CD Review of X&Y by Coldplay
Label
Capitol
Coldplay: X&Y

Reviewed by David Medsker

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A
few weeks before the release of X&Y, several magazines dared to suggest that Coldplay were about to inherit U2’s throne as the biggest band in the world. This statement makes two large assumptions. One is that U2 is willing to give up the throne. The other is that Coldplay is interested in taking it over.

Now that X&Y is out, the statement suddenly makes a lot more sense. What they meant was that Coldplay doesn’t want to be the biggest band in the world; they just want to be U2. X&Y is littered with references to Bono and the boys. And as comparisons go, that’s better than being Radiohead’s wussy kid brothers, which was their dirty little nickname when Parachutes (2000) came out. But with U2 comparisons come massive expectations, and that ultimately becomes X&Y’s biggest flaw; they may go for the big rafter shaking moment here and there, but most of the time, they sound like they have something to lose. And that thought clearly scares the shit out of them.

More Coldplay
David takes a closer look at Coldplay's career, from Parachutes to X&Y, and don't miss his review of A Rush of Blood to the Head.
Leadoff track “Square One” actually sounds like a pastiche of beats, riffs and atmospheric Eno bits from every U2 record since The Joshua Tree, mashed together. The only difference is that Bono would never write something like, “The future’s for discovering / The space in which we travel in.” The space in which we travel in? Didn’t Paul McCartney make that mistake so no one else would repeat it? “What If” is a beautiful ode to co-dependence -- with lines like “What if you decide / That you don’t want me there by your side,” it should be subtitled “Please Don’t Leave Me, Gwyneth” -- that borrows liberally from Elton John’s “Sorry Seems to be the Hardest Word.” “Fix You” is another massive U2 moment, with the song ramping up after the second chorus to mount one of those cigarette lighter moments.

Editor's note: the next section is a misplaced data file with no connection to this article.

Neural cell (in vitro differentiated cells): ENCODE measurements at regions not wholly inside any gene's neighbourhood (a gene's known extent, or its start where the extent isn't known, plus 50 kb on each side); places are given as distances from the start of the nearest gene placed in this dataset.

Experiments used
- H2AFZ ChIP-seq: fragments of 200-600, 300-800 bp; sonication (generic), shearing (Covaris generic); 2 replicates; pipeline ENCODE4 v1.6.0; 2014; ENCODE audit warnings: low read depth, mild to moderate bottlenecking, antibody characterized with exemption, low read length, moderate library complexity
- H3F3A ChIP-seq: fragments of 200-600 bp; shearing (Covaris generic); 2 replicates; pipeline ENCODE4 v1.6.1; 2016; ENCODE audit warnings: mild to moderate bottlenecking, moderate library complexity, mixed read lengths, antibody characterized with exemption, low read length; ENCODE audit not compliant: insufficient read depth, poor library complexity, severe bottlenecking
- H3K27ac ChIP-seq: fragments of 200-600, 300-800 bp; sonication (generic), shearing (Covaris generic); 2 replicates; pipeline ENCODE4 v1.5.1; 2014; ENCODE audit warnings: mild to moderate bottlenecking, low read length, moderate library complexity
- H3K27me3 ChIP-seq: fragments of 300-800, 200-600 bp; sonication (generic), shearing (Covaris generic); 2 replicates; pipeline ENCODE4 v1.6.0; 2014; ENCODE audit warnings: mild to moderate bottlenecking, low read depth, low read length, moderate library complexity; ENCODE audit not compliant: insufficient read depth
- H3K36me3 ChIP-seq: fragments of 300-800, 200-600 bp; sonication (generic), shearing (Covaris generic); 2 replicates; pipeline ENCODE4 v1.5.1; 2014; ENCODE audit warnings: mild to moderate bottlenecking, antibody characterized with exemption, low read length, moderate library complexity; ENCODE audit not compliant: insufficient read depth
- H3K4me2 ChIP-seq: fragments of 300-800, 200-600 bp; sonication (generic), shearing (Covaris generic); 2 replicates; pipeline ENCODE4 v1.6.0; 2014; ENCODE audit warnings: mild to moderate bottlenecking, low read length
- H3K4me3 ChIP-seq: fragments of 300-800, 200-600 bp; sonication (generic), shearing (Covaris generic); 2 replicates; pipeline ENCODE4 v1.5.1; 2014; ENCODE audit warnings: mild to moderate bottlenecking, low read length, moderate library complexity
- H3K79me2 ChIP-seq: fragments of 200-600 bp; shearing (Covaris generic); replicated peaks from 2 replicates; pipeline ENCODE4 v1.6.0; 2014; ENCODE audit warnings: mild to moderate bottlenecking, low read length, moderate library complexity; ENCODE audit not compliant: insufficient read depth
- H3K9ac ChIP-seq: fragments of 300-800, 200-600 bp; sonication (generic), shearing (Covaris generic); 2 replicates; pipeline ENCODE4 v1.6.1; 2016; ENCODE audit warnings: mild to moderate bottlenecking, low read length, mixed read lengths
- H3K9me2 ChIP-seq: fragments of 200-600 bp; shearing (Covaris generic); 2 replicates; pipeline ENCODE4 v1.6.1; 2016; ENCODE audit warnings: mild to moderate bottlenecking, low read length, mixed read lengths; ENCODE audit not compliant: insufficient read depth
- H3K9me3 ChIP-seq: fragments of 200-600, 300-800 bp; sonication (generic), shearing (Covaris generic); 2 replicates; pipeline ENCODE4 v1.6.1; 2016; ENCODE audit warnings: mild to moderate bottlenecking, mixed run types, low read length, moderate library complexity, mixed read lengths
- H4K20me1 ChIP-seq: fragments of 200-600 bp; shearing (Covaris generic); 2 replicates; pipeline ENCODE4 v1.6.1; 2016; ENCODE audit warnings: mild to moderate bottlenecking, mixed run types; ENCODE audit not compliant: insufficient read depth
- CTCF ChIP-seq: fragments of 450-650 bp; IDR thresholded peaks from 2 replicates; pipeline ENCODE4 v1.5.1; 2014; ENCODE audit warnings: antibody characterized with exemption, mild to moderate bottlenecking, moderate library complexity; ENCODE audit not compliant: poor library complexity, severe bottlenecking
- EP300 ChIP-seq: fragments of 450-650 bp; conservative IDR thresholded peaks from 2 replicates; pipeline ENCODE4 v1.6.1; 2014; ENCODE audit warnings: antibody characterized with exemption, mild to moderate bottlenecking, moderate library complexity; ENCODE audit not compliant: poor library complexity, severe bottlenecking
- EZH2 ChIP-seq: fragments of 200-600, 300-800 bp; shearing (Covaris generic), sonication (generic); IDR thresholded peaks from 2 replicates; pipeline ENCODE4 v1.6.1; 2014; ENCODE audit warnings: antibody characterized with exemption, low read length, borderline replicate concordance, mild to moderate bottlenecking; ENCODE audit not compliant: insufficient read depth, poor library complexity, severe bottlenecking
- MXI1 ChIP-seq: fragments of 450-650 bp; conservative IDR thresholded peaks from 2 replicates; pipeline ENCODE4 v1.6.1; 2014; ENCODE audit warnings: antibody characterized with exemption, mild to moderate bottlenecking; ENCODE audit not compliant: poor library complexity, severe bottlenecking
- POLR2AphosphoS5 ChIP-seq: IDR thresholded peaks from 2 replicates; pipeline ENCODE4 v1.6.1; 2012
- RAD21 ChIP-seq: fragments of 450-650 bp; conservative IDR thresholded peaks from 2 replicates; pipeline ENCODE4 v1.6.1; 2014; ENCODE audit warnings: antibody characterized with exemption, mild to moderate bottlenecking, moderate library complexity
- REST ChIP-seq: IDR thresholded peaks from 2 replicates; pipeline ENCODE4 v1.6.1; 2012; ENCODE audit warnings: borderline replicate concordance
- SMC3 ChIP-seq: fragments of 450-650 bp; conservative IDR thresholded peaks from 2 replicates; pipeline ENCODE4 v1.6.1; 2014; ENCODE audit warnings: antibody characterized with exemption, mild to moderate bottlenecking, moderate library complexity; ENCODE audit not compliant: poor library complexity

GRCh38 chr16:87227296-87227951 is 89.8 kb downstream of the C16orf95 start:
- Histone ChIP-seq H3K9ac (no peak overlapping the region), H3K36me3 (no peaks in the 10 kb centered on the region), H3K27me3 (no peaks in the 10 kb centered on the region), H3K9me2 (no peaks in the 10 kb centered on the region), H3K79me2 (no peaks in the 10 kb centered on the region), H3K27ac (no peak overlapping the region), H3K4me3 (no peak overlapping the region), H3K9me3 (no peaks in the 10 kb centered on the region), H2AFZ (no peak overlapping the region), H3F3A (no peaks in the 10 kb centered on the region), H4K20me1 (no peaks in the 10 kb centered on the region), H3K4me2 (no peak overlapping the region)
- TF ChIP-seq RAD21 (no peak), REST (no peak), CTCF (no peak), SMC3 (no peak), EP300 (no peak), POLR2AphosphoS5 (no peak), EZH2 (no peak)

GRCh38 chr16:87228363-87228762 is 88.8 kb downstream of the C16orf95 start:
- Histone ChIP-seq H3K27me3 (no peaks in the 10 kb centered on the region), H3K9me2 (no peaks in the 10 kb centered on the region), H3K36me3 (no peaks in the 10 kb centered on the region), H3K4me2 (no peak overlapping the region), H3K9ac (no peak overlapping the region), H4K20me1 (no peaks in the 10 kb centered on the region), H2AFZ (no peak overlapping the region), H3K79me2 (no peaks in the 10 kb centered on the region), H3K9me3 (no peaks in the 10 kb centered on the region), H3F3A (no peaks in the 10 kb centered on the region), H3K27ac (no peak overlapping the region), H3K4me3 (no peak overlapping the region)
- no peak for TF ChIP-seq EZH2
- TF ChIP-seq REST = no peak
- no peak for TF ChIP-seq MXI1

Upon hearing “White Shadows,” one wonders why the label chose the underwhelming “Speed of Sound” (which marks the third time they’ve written “Clocks,” live track “Moses” being the other version) as the first single. This song has everything that “Speed of Sound” doesn’t: energy, a catchy chorus and, most importantly, it sounds like nothing else in the band’s catalog. “Talk” is another gem, propelled by a simple but majestic guitar riff from Jon Buckland. The title track is this album’s “Politik,” with a dark but wickedly seductive melody that feels suspended in air. “Low” is the best Echo & the Bunnymen impression ever, and “Twisted Logic” is like Radiohead taking a crack at “I Want You (She’s So Heavy).” Ambitious stuff in comparison to the wimpy “Speed of Sound.”

The peculiar thing about X&Y is how one flaw exposes another. The lyrics are, for the most part, crap, and Chris Martin doesn’t seem to have any idea when to scale back on the falsetto. He climbs so high on “Fix You” that he nearly derails the song before it’s begun. And yet, in fairness to the lyrics, it’s not as though the lyrics to A Rush of Blood to the Head were any better. In fact, the words to “Clocks” could be instructions on how to bake a cake, for all I know. But “Clocks,” along with the rest of the songs on Rush of Blood, was so spellbinding that it allowed the band some lenience in other departments. The songs on X&Y are good to great, but not to the caliber of Rush of Blood. “Fix You” may be a U2 moment, but it’s a calculated U2 moment. You can actually tell how hard they’re trying here, which violates one of the tenets of performing: never let them see you sweat. Coldplay is sweating this one big time.

X&Y is a perfectly good, entertaining and satisfying Coldplay album. But it can’t shake the sense that the band is no longer playing to win but playing not to lose. And no one likes a rock band that plays it safe, especially one vying for the crown of biggest band in the world. With that title comes balls. A Rush of Blood had balls; X&Y, while good, does not.

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